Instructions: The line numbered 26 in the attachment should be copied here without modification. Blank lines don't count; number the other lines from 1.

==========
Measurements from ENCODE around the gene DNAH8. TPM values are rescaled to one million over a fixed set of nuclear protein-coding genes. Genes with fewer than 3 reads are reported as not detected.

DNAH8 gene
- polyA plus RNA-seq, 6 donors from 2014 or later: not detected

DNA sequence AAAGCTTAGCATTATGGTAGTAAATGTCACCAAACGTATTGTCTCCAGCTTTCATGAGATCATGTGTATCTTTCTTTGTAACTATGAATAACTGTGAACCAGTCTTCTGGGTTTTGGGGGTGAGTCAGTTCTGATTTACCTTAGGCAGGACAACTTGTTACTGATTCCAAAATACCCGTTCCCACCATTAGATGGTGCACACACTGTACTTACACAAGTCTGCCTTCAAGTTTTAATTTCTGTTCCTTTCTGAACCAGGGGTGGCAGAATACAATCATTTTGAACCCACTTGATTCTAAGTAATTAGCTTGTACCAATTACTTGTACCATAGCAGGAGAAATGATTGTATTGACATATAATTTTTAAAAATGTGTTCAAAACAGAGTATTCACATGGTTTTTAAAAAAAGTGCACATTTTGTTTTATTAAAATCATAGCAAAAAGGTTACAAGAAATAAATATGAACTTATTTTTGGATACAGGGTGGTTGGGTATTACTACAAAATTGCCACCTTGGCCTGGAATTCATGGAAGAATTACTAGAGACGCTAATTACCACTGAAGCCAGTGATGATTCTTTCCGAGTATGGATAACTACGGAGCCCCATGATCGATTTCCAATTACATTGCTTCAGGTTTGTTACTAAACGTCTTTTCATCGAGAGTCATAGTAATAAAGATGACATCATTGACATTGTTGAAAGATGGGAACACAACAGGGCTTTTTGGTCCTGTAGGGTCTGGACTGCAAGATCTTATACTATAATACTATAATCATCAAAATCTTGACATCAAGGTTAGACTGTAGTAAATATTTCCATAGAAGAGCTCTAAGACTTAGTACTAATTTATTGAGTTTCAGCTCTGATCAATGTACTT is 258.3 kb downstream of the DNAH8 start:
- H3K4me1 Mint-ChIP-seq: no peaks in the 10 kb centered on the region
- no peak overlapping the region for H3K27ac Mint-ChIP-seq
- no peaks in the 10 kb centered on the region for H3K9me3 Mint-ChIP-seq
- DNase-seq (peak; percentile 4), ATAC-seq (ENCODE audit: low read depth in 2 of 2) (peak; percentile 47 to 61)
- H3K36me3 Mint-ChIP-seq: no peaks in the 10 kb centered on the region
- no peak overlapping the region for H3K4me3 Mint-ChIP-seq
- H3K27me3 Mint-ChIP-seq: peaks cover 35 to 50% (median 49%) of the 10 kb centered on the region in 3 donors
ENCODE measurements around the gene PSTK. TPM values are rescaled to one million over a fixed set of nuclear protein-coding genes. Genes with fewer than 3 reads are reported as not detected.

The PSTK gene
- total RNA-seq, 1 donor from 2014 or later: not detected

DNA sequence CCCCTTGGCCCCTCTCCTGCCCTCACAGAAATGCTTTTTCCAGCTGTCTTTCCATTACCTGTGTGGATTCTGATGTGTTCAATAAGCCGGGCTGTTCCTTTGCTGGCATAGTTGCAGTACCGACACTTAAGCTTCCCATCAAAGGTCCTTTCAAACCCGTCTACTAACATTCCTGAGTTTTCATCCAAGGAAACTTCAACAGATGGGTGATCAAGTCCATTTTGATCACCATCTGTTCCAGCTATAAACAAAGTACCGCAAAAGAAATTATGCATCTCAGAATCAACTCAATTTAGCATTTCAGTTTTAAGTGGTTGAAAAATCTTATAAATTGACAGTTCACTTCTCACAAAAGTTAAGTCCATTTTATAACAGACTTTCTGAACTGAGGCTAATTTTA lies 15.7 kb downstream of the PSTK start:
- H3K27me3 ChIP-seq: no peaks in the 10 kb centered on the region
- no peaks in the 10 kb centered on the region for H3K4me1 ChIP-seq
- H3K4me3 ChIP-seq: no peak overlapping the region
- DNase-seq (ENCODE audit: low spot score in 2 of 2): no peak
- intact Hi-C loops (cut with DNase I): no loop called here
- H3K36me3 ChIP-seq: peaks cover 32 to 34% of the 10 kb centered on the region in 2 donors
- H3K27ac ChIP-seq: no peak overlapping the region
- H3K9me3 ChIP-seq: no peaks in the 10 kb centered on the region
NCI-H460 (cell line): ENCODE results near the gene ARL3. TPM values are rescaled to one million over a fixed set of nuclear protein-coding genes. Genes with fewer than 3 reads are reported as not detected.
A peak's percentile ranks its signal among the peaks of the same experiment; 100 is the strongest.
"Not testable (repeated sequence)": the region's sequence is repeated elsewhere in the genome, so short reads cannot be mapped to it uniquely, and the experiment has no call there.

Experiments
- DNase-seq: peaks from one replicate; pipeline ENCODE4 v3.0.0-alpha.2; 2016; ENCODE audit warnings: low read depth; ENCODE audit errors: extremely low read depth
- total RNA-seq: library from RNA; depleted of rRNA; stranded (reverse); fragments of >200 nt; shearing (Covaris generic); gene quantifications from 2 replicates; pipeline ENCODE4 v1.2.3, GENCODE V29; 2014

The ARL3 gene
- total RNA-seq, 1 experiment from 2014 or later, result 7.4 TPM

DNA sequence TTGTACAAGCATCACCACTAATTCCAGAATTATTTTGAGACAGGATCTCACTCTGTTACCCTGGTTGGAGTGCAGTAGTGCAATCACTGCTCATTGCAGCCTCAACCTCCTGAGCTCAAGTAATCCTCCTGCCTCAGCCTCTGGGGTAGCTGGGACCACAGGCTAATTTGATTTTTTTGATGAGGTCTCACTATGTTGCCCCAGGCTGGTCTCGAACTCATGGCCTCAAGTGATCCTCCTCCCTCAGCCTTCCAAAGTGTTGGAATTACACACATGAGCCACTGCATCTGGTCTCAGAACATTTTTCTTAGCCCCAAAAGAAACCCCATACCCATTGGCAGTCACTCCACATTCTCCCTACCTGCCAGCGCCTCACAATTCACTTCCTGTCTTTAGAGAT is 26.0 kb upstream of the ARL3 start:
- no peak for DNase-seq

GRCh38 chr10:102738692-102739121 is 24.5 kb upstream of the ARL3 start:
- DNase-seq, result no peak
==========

"Not testable (repeated sequence)": the region's sequence is repeated elsewhere in the genome, so short reads cannot be mapped to it uniquely, and the experiment has no call there.